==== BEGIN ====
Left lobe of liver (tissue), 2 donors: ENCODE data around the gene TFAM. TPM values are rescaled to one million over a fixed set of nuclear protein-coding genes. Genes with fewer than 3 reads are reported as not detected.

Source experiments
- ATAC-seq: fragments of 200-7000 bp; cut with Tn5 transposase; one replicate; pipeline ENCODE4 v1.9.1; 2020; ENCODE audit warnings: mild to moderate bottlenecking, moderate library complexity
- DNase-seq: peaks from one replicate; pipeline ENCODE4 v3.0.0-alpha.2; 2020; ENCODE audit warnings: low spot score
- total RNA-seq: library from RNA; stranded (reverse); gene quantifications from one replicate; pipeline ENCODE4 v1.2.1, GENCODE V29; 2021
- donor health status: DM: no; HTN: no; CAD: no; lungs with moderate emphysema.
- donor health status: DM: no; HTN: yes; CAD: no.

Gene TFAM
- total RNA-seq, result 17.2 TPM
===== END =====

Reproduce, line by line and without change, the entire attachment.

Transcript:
Left lobe of liver (tissue), 2 donors: ENCODE data around the gene TFAM. TPM values are rescaled to one million over a fixed set of nuclear protein-coding genes. Genes with fewer than 3 reads are reported as not detected.

Source experiments
- ATAC-seq: fragments of 200-7000 bp; cut with Tn5 transposase; one replicate; pipeline ENCODE4 v1.9.1; 2020; ENCODE audit warnings: mild to moderate bottlenecking, moderate library complexity
- DNase-seq: peaks from one replicate; pipeline ENCODE4 v3.0.0-alpha.2; 2020; ENCODE audit warnings: low spot score
- total RNA-seq: library from RNA; stranded (reverse); gene quantifications from one replicate; pipeline ENCODE4 v1.2.1, GENCODE V29; 2021
- donor health status: DM: no; HTN: no; CAD: no; lungs with moderate emphysema.
- donor health status: DM: no; HTN: yes; CAD: no.

Gene TFAM
- total RNA-seq, result 17.2 TPM